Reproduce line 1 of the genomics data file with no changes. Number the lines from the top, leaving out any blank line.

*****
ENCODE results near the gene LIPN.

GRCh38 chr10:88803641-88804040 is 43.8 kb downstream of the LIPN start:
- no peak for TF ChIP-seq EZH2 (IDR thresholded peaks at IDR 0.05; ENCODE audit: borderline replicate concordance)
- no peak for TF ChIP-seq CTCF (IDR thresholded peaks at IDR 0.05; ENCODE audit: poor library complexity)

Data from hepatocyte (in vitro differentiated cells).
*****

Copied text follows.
ENCODE results near the gene LIPN.